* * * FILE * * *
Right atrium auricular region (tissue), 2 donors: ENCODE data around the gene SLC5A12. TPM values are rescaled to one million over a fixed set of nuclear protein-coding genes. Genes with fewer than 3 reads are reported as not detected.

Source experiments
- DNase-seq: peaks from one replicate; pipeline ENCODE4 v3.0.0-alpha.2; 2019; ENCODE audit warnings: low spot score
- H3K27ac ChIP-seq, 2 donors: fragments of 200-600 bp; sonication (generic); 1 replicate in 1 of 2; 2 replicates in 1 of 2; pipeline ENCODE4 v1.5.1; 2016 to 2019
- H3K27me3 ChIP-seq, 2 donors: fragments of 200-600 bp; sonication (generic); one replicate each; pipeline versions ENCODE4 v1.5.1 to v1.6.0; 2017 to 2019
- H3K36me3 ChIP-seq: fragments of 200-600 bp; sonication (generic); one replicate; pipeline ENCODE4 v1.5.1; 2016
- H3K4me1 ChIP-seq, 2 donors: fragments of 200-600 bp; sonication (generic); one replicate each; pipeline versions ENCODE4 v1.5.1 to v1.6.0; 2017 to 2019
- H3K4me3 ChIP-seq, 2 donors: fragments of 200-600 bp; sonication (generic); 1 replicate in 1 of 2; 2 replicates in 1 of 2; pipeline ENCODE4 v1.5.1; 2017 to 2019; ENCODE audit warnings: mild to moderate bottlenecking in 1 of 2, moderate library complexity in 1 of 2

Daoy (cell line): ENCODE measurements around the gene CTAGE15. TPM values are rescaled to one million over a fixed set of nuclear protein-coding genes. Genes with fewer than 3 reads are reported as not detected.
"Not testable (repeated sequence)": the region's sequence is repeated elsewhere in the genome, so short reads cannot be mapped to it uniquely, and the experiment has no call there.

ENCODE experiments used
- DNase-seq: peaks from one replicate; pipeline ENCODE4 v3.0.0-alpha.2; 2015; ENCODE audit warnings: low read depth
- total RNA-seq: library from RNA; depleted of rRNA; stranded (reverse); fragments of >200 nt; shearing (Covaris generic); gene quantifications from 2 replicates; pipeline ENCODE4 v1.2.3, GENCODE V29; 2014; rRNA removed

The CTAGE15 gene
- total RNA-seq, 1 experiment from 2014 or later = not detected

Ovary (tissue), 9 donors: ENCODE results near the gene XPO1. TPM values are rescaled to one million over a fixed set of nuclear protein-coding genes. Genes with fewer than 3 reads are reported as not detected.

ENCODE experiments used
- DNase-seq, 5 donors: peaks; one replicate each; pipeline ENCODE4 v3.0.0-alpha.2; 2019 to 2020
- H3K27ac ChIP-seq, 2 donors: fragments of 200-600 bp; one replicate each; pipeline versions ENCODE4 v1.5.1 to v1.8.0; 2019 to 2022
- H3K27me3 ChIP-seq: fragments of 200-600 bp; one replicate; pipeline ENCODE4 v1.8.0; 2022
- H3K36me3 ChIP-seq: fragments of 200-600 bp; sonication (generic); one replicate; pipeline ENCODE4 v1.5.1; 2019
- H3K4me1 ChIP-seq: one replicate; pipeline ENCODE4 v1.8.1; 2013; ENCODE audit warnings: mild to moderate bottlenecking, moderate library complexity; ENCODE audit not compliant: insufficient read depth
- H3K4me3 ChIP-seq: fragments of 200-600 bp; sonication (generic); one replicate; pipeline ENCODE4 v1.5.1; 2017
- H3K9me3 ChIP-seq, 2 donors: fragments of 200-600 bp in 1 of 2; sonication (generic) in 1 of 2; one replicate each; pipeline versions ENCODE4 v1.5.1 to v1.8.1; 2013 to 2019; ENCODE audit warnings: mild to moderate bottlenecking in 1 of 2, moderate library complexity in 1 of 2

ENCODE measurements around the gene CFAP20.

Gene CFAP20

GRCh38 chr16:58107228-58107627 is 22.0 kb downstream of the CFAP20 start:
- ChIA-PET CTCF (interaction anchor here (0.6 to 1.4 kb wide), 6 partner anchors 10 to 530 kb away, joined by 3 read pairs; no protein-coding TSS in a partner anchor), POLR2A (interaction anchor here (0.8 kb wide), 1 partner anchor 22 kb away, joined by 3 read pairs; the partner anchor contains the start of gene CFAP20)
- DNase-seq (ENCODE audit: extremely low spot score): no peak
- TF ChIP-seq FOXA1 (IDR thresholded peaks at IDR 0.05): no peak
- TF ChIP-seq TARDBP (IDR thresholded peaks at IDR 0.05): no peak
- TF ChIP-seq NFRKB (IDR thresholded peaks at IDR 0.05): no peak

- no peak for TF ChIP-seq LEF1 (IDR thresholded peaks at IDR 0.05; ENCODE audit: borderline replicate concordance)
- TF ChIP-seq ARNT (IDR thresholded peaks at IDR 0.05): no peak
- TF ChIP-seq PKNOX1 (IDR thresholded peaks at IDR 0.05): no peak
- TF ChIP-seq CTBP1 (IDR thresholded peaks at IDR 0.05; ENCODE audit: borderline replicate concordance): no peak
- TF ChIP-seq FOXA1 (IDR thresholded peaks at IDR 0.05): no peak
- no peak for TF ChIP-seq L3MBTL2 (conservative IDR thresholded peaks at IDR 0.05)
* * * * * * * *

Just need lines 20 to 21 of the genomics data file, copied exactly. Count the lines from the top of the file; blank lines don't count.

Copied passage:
- H3K27me3 ChIP-seq: fragments of 200-600 bp; one replicate; pipeline ENCODE4 v1.8.0; 2022
- H3K36me3 ChIP-seq: fragments of 200-600 bp; sonication (generic); one replicate; pipeline ENCODE4 v1.5.1; 2019